Those of us who suffer from the medical condition known as obesity, must recognize it as such. And what does one do when one is stricken with a serious medical issue? We seek help. Here is what I've learned:
The obese patient can lose weight and keep it off. It is not easy, just as dealing with a broken leg, pneumonia, or diabetes is not easy. But it can be done. I've been going to the Washington Center for Weight Management and Research (WCWM&R). It is run by a superb doctor, Dr. Domenica Rubino. Dr. Rubino has done research on obesity, and is still doing research in addition to the clinic she runs. There is a three pronged approach. I see a dietician, the doctor and a therapist. There are group classes for the dietary and emotional issues as well. There is a meal replacement approach, a partial meal replacement approach and one in which the patient eats their own food. If you work this program, it will work for you.
The program does not end once you've lost the weight. It only really begins there. We all know that most people gain back the weight they've lost within a few years. What I learned in that college class on weight issues, is what is being done at WCWM&R. One study that I read about had obese people in Sweden do a "very low calory diet" (VLCD) and attend group therapy sessions for 1 year. After the diet, they continued to do Cognitive Behavioral Therapy (CBT) for two more years. A large percentage of those in the program KEPT the weight off years later! Once I attain a weight that I can manage, I will continue at WCWM&R for probably a couple of more years. I want to cement the new relationship I have with food, and I want to continue to treat this condition for the rest of my life.
The take away here: this medical condition called obesity must be managed...for the rest of your life. CBT is a good way to manage the way you deal with food and eating and thus assists you in changing your relationship with food. Just like any other chronic condition that does not have a cure, you must manage it. I hope to go into remission sometime this year. But I will be managing obesity for the rest of my life, no matter what I weigh.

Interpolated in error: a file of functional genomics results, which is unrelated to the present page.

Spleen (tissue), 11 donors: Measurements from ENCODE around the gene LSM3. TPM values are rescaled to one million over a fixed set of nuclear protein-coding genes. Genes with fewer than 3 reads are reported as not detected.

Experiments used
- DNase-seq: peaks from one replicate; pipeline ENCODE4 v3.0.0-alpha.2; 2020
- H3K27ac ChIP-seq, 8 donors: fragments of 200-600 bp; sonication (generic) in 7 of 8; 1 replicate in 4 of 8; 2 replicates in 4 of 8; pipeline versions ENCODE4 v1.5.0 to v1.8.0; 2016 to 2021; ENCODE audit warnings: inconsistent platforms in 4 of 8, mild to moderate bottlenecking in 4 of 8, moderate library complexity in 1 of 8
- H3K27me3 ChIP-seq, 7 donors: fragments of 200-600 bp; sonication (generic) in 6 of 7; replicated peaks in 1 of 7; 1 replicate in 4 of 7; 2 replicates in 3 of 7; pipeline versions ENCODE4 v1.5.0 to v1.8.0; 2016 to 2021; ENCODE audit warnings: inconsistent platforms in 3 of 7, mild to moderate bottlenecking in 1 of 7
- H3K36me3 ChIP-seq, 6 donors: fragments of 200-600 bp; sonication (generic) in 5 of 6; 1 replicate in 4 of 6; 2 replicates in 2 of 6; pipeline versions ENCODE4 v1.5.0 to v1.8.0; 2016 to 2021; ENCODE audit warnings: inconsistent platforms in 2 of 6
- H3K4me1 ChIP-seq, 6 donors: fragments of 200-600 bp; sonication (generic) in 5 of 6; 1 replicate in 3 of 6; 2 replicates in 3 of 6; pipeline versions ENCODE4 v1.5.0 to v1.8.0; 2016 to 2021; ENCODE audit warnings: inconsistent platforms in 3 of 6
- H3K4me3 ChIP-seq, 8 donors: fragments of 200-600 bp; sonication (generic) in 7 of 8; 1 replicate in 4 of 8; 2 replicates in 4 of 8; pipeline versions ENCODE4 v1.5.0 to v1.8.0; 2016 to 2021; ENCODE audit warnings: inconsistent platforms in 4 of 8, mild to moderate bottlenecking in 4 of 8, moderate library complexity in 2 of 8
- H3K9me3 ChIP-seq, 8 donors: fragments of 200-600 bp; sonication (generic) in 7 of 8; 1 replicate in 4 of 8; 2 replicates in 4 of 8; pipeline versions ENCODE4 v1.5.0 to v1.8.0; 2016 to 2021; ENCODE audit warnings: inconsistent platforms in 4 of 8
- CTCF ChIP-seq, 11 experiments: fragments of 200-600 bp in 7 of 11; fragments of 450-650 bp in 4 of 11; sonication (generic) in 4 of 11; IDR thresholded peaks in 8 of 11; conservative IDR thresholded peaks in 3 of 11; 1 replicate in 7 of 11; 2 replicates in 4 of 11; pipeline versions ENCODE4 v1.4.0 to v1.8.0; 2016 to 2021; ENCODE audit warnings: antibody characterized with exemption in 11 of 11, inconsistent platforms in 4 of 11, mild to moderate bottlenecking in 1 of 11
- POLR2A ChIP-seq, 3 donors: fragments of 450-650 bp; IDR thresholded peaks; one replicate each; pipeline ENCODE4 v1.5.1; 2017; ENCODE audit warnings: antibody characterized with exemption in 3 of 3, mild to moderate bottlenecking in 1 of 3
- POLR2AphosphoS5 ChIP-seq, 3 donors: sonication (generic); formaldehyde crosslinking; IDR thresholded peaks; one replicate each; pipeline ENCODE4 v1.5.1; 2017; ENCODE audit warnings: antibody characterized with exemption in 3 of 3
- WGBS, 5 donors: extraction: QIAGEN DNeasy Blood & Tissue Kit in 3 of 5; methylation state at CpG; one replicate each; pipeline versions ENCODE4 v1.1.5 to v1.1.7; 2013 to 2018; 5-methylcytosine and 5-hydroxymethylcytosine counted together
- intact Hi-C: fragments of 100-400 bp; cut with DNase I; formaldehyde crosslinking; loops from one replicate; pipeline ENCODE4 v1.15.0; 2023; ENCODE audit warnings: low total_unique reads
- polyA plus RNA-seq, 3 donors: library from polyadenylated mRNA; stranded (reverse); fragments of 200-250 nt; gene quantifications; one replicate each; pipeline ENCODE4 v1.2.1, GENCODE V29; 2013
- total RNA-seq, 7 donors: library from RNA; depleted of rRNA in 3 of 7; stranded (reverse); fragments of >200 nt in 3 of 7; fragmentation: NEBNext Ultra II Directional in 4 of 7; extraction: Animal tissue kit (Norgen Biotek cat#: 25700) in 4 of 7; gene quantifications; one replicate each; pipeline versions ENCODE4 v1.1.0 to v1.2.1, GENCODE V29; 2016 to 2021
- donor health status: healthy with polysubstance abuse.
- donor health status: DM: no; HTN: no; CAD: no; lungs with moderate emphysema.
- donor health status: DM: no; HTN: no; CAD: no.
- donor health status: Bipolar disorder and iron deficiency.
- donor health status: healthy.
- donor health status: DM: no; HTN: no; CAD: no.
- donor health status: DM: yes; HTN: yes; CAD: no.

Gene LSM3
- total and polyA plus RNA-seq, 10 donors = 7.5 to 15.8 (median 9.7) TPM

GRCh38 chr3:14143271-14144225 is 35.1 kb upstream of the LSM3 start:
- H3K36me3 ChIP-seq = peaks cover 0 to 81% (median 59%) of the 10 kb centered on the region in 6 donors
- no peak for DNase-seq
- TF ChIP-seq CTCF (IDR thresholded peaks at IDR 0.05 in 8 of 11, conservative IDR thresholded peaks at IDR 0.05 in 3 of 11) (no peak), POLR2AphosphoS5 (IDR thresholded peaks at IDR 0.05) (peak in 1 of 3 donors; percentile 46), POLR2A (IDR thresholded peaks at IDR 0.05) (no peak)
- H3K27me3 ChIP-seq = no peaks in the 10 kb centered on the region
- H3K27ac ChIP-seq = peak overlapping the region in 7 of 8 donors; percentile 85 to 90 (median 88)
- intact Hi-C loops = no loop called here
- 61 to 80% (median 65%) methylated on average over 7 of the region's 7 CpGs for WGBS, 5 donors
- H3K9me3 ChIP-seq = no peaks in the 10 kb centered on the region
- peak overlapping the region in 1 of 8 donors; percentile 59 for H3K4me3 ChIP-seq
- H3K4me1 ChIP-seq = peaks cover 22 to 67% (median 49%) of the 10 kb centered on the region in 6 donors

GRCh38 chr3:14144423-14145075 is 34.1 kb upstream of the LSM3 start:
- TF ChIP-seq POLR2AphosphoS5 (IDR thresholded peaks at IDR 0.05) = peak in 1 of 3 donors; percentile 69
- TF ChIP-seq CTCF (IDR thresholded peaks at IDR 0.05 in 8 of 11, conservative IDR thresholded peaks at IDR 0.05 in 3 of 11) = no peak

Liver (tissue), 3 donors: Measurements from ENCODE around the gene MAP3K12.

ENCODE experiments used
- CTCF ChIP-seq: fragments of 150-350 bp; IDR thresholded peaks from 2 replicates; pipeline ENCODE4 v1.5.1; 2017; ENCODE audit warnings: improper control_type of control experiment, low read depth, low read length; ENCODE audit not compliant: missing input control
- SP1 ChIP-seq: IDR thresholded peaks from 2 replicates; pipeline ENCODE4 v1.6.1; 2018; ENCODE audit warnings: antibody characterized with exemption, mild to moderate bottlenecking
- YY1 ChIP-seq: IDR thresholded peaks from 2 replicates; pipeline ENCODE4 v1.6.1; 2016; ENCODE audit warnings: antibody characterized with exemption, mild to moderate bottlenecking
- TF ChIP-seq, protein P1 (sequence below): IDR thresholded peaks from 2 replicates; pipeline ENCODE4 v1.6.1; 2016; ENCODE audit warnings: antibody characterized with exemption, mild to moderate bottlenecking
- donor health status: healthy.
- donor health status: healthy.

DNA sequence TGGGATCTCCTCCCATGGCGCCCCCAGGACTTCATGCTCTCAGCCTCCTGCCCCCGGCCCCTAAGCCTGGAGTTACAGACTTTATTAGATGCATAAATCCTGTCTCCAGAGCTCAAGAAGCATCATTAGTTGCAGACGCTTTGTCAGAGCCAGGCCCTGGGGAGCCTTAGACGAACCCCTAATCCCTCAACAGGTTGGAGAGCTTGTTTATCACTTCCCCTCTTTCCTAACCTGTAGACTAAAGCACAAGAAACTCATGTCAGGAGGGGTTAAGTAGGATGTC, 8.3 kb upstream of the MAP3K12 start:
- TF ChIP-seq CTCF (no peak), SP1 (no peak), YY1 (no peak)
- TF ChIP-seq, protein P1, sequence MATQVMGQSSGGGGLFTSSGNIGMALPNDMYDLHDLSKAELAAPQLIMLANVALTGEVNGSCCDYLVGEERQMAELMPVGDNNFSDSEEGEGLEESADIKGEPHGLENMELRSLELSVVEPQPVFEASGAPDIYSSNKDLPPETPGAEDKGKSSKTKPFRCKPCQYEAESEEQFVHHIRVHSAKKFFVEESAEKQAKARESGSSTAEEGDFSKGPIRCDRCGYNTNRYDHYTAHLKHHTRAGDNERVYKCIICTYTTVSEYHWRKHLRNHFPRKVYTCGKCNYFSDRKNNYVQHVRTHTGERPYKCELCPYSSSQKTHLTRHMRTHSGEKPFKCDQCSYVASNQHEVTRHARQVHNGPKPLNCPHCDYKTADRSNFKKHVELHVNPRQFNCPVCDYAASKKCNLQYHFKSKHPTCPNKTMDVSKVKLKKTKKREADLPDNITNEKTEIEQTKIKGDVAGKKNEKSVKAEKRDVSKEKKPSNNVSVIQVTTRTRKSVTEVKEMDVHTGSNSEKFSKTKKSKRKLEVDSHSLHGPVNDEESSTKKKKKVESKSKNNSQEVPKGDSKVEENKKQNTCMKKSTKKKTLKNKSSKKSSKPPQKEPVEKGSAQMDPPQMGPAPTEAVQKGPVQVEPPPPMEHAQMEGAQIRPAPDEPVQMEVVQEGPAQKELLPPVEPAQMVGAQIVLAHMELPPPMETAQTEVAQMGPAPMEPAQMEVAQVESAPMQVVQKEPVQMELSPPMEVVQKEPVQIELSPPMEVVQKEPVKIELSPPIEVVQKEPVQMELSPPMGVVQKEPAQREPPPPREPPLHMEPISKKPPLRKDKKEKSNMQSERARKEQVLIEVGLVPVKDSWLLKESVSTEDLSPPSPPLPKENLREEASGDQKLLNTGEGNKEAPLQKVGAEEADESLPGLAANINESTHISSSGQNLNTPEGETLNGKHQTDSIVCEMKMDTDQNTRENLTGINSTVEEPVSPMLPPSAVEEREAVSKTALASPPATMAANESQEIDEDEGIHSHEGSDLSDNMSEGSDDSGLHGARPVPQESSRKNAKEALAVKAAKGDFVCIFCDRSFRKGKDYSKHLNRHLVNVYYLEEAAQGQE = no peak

Instead of being unhappy about all this, the fact that I've found a way to manage it, finally, after thirty years of struggle is so empowering and joyful, I just can't keep it to myself! I will forever manage this condition, and by doing so, overcome the ravages of the disease known as obesity.
Friday, August 24, 2012
We've all experienced it. A friend that we've "outgrown" and somehow we slowly (or not so slowly) drift apart. So many foods have been my old friends for so long. I celebrated with them, I mourned with them, I sat around bored with them, and they were there when I was anxiety ridden and nervous. They comforted me, and (bonus) made me invisible.
Since March, I've been working on changing my thinking about food--what it is for, what it is NOT for and how I relate to hunger, appetite, and emotional eating. On March 6, I started a medical weight loss program, one with a meal replacement--a shake that I drank four times a day. Only the first 2 days were really tough. After that it was easy...except I reacted to them. I had diarheaa for six weeks! My gastroenterologist gave me super strong diarheaa meds, but to no avail. Eventually, I had to stop the shakes. What those weeks without food did for me, though, was break the cycle I was in with food.
The first thing I put in my mouth was a piece of melon. It was amazing! The flavor burst onto my tastebuds like a splendid sunrise. Then spring greens: who needs dressing! My tastebuds were reset. I liked real food and lost interest in foods that did not sustain me.
Now, I am on a new program, one that incorporates all three very important components for weight loss: medical monitoring, nutrition counseling and Cognitive Behavioral Therapy (CBT). It feels like I am on a medicine that takes away pain. Because dealing with the emotional aspect of obesity is seldom done. It is almost NEVER done with a professional (most diets). My obesity specialist has done obesity research at NIH, and she knows so many aspects of dealing with patients who are obese. This is not your average doc! My nutritionist has worked with patients customizing a program that suits their individual needs, what a difference! The therapy--skills classes and emotional strengthening classes--are phenomenal! Not only am I getting a handle on how to eat, emotional eating, and following the ideal path for me. The group sessions have enabled me to move forward and face difficulties in other areas of my life. I am learning to manage my medical condition.
It feels good to say goodbye to these old friends, these old ways of eating and these old attitudes and beliefs that have held me back from being the person I wanted to be...the person who was invisible to those around me.